Townsend had asserted in chapter one that the cause of China's present misery lies in the fundamental defects that exist in the ethnic characteristics of the Chinese people[8] and in chapters three and four he explains what he believes these defects are. Townsend states that dishonesty is "the most prominent characteristic in the Chinese mentality as opposed to our own".[9] Townsend gives many examples of him being lied to by Chinese employees, coolies, shopkeepers, and government officials, and notes that many other consuls were driven out of the service by this relentless and "aimless lying, with each lie merely a pretext for another".[10] The other highly salient trait of the Chinese is their "indifference to fellow suffering".[11] Through a large number of personal and second-hand anecdotes, Townsend argues that the Chinese may be the only people in the world who are completely unable to comprehend the basic human impulses of sympathy or gratitude toward other people. Because the Chinese feel no empathy toward others, they behave in an unbelievably sadistic and cruel fashion toward one another, and they view altruistic foreigners as targets to be mercilessly taken advantage of.[12] Other traits Townsend identifies as being typically Chinese are cowardice, lust for money, lack of a sense of personal hygiene, lack of critical thinking skills, insincerity, and obsession with hollow rites.[13] Townsend believes that these traits are as notable among China's leaders and educated strata as much as they are in the poor masses, and his analysis of historical documents leads him to believe that they are not a recent product of the present chaos, but rather are deeply ingrained traits of China's national character.[14] He concludes that the "outstanding characteristics" of the Chinese people "neither enable other peoples to deal satisfactorily with them, nor enable the Chinese to deal satisfactorily with themselves."[15]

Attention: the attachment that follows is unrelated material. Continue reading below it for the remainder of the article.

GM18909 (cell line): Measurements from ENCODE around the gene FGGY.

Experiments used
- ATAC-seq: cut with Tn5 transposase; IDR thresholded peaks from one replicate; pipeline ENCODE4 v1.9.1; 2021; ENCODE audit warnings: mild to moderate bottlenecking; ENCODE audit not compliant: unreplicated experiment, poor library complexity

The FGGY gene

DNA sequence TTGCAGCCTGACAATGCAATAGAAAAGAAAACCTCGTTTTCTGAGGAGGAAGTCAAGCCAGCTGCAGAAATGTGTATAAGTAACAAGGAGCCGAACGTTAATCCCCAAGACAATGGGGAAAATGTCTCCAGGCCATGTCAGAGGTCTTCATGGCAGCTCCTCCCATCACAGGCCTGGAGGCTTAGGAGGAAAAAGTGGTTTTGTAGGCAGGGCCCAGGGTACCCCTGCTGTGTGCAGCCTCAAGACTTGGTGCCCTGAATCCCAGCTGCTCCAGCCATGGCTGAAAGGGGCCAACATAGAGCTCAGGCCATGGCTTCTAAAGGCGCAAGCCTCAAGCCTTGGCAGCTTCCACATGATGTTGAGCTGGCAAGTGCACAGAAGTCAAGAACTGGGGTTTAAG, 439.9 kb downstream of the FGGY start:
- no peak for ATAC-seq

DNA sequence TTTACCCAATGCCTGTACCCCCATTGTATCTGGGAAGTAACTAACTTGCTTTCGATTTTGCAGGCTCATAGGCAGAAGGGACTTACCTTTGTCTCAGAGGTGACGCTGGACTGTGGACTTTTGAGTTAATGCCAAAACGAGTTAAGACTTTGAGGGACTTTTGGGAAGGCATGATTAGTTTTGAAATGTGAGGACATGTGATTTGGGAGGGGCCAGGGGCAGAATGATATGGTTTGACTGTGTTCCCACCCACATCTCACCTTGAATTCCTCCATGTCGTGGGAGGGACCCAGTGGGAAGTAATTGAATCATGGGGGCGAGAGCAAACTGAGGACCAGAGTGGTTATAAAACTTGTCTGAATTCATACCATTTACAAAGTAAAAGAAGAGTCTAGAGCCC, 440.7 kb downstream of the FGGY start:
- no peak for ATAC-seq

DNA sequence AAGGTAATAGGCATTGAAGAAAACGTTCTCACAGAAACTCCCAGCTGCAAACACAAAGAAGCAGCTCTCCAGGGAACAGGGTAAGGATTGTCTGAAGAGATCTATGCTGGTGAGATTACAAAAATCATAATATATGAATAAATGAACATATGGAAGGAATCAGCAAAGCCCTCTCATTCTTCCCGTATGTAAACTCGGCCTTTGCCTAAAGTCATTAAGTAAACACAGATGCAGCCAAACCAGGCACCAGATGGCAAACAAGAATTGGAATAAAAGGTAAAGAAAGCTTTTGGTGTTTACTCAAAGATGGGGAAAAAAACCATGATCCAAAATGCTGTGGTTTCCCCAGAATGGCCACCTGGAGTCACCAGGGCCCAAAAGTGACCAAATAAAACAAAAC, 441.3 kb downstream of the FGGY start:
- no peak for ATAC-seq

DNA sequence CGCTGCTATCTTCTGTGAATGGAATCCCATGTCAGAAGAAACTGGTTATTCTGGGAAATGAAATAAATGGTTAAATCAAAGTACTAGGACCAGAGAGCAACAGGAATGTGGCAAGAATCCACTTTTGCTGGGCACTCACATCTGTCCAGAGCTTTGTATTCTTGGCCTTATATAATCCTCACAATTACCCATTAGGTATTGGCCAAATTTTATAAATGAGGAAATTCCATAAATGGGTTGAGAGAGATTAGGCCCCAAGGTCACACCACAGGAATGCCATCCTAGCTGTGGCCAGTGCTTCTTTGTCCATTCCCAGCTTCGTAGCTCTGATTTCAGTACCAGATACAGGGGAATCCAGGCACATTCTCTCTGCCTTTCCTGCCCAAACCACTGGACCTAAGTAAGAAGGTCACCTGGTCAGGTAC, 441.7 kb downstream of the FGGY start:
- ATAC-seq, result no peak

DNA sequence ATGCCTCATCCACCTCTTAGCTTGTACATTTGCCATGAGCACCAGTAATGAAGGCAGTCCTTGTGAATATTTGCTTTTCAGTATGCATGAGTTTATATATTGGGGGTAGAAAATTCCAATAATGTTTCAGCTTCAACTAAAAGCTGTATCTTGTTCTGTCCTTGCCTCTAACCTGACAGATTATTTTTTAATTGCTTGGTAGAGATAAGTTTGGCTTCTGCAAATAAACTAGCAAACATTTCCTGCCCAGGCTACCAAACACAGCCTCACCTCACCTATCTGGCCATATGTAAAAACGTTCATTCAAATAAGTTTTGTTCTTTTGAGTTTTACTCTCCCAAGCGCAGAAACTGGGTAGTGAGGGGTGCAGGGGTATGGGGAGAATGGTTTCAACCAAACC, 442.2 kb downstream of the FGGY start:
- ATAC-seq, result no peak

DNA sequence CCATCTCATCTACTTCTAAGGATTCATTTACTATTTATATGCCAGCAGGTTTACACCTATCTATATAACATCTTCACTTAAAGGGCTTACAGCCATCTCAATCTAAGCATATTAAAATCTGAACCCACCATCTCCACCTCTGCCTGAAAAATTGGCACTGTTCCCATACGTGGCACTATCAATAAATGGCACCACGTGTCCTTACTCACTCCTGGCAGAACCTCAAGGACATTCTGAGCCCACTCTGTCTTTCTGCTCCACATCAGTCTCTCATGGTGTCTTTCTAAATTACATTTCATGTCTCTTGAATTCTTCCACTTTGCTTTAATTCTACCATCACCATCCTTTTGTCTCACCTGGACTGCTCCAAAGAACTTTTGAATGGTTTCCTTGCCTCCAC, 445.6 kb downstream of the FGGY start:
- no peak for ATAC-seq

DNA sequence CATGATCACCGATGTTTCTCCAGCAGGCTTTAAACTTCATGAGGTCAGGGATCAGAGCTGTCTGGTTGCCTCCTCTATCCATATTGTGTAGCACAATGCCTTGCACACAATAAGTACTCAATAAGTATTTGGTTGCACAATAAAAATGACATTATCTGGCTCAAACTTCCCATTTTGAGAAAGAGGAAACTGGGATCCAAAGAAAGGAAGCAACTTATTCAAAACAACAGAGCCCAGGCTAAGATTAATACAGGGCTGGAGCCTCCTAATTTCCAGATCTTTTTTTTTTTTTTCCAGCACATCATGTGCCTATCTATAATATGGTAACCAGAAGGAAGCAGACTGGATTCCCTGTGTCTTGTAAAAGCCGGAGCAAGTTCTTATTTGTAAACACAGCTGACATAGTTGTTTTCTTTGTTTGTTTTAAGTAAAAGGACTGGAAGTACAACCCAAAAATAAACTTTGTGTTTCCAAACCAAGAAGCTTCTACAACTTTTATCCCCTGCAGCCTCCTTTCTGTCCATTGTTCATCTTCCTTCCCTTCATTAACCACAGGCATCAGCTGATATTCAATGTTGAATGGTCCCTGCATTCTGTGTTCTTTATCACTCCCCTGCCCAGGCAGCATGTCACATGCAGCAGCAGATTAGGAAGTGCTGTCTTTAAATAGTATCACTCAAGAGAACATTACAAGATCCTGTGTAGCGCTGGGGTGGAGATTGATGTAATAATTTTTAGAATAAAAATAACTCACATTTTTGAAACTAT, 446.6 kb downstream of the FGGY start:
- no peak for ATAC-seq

In chapters five and six Townsend discusses US-funded charitable organizations in China, especially missions. He points out that although the United States had given at least $160 million in philanthropy to China,[16] these charities in China, even secular hospitals and schools, are generally preyed upon by the very Chinese people who the charitable workers seek to help.[17] These charities are subject to rampant looting, arson, and murderous mob violence by Chinese people who their government refuses to prosecute.[18] Much of this violence is incited by the anti-foreigner propaganda of the KMT, a party described as being "worse than the Ku Klux Klan at its most degenerate stage", and through US aid to China Townsend suggests that America is actually bankrolling propaganda against itself.[19] Though the missionaries are sincere and hard-working, Townsend finds that they suffer from extreme delusion over the ultimate futility of their goal of reforming the Chinese.[20] The missionaries, he states, have willfully ignored overwhelming evidence that no degree of care or education can uproot the intrinsic sickness of Chinese culture.[21] He calls for an end to all missionary and charitable work in China.[22]

Opium field photographed in 1932 not far from Townsend's home in Fuzhou